Hypotension was defined as a decrease of mean arterial blood pressure of more than 30% from baseline within a 20-min interval, and relevance was defined as a therapeutic intervention with fluids or pressors within 20 min. [1] Incidence of hypotension was denoted as, 0=No hypotension or 1=Incidence of hypotension in first 20 minutes. Hypotensive patients were treated with rescue IV boluses of mephentermine 6 mg/dose and IV fluids 5 ml/kg until both SAP and MAP increased above the threshold level. The number of times mephentermine used was noted as 0=No Vasopressor used, 1=one dose, 2=two doses and so on. The time to the first rescue dose and the total dose of mephentermine required was recorded.

Bradycardia was defined as heart rate less than 50 beats per minute. Patients not responding to treatment with IV fluids were treated with injection atropine 0.6 mg IV. Maintenance infusion of ringer lactate was continued throughout the surgery. Side effects like nausea and vomiting was treated accordingly. Patient characteristics and hemodynamic data were compared by ANOVA test. The sensory level of block, administration of I.V. fluids and vasopressors in the three groups was analyzed by χ2 test. P<0.05 was considered statistically significant.

 » Results Top

The demographic details of patients included in the all three groups were comparable [Table 1]. There was no difference in the level of sensory block and adequate analgesia was achieved.
Table 1: Demographic data of the patients in the study (n=30 each)

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The commonly used drug in calcium channel blocker group was amlodipine 5 mg (28), followed by nifedipine 10 mg (2). In the β-blocker group, 23 patients received atenolol 50 mg, five 25 mg and two metoprolol 25 mg. The mean duration of treatment was 579 days in the calcium channel blocker group and 560 days in the β-blocker group.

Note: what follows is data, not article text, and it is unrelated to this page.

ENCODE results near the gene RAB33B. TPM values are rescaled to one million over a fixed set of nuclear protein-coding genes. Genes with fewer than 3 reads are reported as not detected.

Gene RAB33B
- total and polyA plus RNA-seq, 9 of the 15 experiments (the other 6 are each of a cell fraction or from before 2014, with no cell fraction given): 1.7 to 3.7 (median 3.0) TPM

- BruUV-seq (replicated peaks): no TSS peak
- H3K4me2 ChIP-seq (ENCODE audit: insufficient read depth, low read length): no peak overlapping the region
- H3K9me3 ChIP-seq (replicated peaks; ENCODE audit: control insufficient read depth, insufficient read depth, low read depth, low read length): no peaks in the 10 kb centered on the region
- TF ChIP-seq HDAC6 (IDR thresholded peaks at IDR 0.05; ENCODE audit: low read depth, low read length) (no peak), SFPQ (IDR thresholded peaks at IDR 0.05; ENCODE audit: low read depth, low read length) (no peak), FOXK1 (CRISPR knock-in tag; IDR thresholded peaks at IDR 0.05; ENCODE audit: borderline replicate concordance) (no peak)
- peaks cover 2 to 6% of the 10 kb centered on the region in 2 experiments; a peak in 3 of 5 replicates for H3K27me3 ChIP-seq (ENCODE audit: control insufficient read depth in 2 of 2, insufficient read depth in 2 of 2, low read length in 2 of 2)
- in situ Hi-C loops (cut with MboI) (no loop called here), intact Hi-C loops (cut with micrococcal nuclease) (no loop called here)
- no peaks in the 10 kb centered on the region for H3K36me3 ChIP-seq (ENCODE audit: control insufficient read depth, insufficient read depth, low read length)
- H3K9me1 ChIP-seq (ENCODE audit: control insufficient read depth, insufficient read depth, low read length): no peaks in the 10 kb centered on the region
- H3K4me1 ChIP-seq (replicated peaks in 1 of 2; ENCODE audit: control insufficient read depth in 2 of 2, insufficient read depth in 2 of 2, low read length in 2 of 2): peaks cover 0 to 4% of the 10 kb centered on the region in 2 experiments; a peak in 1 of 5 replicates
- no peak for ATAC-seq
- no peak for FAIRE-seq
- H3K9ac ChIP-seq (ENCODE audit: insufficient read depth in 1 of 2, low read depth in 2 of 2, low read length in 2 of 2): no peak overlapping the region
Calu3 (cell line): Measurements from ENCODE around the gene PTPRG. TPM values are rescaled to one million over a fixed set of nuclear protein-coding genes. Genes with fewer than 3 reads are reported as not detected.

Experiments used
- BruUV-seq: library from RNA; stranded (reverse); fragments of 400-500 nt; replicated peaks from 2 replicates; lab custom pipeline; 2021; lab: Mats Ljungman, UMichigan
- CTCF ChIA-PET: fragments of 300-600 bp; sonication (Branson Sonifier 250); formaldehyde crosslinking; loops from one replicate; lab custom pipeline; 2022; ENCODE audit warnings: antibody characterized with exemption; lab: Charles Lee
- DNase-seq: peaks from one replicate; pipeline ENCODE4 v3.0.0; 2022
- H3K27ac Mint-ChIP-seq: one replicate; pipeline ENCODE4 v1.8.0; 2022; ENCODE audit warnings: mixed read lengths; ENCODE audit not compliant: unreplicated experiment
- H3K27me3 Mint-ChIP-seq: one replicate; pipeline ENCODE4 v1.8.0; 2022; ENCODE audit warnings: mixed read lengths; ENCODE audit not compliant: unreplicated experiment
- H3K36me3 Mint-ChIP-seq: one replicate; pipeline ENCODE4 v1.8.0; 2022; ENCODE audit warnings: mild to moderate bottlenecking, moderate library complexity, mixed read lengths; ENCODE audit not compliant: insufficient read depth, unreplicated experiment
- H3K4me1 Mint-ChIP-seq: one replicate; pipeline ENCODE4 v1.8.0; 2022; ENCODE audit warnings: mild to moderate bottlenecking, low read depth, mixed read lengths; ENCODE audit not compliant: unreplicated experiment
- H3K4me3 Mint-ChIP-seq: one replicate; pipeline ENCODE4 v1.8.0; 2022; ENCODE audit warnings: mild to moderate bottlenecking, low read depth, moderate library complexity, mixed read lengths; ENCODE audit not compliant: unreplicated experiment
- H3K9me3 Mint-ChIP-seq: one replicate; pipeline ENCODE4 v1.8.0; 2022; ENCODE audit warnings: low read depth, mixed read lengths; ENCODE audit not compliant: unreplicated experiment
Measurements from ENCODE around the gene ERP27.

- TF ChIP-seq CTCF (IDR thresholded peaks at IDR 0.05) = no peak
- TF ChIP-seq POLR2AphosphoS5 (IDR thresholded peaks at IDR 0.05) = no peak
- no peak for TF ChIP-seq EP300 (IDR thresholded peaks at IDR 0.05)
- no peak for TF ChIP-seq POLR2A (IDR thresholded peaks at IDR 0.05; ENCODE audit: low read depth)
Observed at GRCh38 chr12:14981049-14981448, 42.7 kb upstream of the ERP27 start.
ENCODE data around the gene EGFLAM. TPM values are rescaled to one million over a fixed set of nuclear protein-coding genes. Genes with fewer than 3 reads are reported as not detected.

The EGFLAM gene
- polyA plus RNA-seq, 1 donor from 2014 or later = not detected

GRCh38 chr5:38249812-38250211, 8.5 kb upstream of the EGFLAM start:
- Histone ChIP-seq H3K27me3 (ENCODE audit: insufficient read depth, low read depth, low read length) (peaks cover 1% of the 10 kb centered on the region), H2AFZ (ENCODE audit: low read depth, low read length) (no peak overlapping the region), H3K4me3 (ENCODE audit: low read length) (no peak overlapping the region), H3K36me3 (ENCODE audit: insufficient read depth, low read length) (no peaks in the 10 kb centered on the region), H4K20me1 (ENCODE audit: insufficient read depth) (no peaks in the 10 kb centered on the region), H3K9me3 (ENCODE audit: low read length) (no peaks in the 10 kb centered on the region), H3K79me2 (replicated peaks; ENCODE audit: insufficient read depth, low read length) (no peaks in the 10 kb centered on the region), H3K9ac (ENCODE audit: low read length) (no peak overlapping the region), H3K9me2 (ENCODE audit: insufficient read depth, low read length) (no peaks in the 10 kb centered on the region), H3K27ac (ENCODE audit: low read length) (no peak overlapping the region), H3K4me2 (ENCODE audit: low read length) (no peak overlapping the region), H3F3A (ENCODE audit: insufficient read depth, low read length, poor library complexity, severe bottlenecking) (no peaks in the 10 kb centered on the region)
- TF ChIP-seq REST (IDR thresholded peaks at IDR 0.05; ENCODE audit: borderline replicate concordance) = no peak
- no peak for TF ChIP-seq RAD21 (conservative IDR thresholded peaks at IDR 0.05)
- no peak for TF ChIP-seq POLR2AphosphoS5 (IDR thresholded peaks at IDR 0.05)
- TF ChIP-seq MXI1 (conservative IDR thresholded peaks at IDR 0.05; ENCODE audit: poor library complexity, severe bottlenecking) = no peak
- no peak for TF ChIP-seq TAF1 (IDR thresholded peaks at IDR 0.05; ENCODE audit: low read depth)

The pattern of fall in systolic, diastolic and mean arterial pressure was comparable in between the three groups. Moreover, the incidence of hypotension was not significant when compared among the three groups. Fifteen patients in the control group had a decrease in blood pressure more than 20%. In the calcium channel blocker group, 20 patients had hypotension and 16 in the β-blocker group. When compared with control group, the P value was 0.387 (not significant).

The frequency of administration of mephentermine was significant (P <0.05) in calcium channel blocker group compared to the control [Table 2]. There was also significant bradycardia in β-blocker treated group (P <0.001) compared to calcium channel blockers and control group [Table 3].
Table 2: Comparison of frequency of administration of mephentermine following spinal anesthesia in patients receiving antihypertensive treatment

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Table 3: Comparison of adverse effects and treatment received following spinal anesthesia in patients eceiving antihypertensive treatment (n=30 each)